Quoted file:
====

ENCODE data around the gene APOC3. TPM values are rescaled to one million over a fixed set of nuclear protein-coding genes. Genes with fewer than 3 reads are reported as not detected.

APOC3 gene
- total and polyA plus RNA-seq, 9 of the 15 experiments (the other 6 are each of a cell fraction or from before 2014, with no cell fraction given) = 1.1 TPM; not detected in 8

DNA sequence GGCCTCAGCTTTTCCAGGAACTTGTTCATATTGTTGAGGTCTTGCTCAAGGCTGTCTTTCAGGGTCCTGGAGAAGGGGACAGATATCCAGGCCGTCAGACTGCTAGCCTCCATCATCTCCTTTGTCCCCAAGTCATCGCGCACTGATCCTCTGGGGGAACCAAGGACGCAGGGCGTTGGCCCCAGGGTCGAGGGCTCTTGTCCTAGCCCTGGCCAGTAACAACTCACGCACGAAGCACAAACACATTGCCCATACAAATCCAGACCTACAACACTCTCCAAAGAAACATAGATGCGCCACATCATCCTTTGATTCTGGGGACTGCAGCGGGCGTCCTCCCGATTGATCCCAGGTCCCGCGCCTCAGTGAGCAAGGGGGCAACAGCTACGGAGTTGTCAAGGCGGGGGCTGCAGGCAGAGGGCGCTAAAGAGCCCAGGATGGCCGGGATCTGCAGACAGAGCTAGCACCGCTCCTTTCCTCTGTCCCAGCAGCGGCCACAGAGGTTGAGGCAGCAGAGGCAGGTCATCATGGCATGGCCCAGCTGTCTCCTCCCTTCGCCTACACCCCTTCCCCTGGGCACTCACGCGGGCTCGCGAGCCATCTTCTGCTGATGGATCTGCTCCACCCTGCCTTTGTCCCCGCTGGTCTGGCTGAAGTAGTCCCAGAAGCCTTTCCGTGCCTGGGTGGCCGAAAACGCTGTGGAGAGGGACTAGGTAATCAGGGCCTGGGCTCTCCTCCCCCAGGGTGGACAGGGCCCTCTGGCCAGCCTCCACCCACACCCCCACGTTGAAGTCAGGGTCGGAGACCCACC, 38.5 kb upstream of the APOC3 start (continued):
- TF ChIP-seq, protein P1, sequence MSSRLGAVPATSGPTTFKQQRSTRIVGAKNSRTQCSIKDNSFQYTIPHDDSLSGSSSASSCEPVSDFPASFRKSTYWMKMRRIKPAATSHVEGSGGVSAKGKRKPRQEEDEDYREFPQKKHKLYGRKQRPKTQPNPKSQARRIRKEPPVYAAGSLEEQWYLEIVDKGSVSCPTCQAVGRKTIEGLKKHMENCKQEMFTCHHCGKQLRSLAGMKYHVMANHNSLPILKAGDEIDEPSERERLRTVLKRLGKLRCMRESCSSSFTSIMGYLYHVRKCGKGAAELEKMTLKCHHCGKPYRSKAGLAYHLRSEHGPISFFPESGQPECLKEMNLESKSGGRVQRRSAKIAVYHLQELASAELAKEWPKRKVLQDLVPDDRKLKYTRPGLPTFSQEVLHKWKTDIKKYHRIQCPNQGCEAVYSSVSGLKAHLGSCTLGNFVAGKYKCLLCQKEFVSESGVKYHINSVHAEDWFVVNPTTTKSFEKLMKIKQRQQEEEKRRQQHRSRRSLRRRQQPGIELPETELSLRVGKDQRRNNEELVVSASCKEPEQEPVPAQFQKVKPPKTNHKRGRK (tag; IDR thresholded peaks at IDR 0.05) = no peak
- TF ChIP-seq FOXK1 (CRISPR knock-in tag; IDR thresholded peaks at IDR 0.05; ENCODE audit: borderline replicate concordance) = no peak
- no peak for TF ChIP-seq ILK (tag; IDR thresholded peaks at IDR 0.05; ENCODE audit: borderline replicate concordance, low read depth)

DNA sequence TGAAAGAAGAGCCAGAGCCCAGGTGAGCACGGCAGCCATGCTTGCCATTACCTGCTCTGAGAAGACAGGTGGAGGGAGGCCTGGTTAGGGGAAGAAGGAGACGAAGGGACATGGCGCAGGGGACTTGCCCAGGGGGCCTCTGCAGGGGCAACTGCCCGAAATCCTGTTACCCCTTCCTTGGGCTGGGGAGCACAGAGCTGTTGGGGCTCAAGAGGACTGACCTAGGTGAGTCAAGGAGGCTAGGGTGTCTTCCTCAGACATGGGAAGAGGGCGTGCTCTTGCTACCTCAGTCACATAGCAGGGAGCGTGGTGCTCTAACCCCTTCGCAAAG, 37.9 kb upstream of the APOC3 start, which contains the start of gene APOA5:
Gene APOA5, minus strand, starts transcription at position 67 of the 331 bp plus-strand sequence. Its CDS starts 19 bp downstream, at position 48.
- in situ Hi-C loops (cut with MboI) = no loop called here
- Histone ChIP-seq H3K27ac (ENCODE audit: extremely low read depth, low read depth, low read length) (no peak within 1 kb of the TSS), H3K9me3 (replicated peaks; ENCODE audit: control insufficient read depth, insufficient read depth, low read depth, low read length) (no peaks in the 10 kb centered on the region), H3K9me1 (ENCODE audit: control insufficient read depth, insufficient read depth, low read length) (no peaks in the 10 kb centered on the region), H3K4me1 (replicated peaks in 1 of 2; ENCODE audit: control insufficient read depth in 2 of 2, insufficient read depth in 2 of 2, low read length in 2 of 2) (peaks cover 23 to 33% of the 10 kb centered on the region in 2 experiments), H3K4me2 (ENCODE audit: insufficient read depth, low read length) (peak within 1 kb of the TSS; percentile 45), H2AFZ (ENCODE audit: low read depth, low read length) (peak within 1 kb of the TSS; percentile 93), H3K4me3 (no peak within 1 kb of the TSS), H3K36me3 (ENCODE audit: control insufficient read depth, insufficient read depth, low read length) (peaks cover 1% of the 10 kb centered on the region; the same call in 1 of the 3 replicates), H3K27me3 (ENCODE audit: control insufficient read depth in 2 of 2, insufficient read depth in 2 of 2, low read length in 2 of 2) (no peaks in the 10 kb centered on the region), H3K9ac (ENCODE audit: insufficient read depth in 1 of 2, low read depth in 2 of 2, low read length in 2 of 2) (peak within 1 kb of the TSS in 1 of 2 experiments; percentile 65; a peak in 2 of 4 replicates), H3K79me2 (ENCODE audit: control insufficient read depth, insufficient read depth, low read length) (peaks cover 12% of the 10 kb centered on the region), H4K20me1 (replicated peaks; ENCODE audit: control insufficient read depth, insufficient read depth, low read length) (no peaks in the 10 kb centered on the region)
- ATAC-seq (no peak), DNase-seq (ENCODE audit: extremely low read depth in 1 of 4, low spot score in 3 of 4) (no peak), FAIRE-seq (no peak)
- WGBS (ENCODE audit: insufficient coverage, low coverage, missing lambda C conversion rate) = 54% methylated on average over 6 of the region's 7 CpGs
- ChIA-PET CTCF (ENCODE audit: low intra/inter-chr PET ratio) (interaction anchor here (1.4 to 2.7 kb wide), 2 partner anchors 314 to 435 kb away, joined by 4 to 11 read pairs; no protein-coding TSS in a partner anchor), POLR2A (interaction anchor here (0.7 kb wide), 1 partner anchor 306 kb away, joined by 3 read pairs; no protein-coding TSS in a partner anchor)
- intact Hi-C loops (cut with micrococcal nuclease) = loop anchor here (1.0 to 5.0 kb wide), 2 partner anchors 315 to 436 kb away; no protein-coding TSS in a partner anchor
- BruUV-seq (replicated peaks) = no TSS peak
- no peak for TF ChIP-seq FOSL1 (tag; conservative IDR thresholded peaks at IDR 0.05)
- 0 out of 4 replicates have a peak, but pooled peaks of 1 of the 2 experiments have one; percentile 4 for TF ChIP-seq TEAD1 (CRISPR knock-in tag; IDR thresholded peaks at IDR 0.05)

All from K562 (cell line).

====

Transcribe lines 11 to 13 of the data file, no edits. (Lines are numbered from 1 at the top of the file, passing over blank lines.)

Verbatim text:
- Histone ChIP-seq H3K27ac (ENCODE audit: extremely low read depth, low read depth, low read length) (no peak within 1 kb of the TSS), H3K9me3 (replicated peaks; ENCODE audit: control insufficient read depth, insufficient read depth, low read depth, low read length) (no peaks in the 10 kb centered on the region), H3K9me1 (ENCODE audit: control insufficient read depth, insufficient read depth, low read length) (no peaks in the 10 kb centered on the region), H3K4me1 (replicated peaks in 1 of 2; ENCODE audit: control insufficient read depth in 2 of 2, insufficient read depth in 2 of 2, low read length in 2 of 2) (peaks cover 23 to 33% of the 10 kb centered on the region in 2 experiments), H3K4me2 (ENCODE audit: insufficient read depth, low read length) (peak within 1 kb of the TSS; percentile 45), H2AFZ (ENCODE audit: low read depth, low read length) (peak within 1 kb of the TSS; percentile 93), H3K4me3 (no peak within 1 kb of the TSS), H3K36me3 (ENCODE audit: control insufficient read depth, insufficient read depth, low read length) (peaks cover 1% of the 10 kb centered on the region; the same call in 1 of the 3 replicates), H3K27me3 (ENCODE audit: control insufficient read depth in 2 of 2, insufficient read depth in 2 of 2, low read length in 2 of 2) (no peaks in the 10 kb centered on the region), H3K9ac (ENCODE audit: insufficient read depth in 1 of 2, low read depth in 2 of 2, low read length in 2 of 2) (peak within 1 kb of the TSS in 1 of 2 experiments; percentile 65; a peak in 2 of 4 replicates), H3K79me2 (ENCODE audit: control insufficient read depth, insufficient read depth, low read length) (peaks cover 12% of the 10 kb centered on the region), H4K20me1 (replicated peaks; ENCODE audit: control insufficient read depth, insufficient read depth, low read length) (no peaks in the 10 kb centered on the region)
- ATAC-seq (no peak), DNase-seq (ENCODE audit: extremely low read depth in 1 of 4, low spot score in 3 of 4) (no peak), FAIRE-seq (no peak)
- WGBS (ENCODE audit: insufficient coverage, low coverage, missing lambda C conversion rate) = 54% methylated on average over 6 of the region's 7 CpGs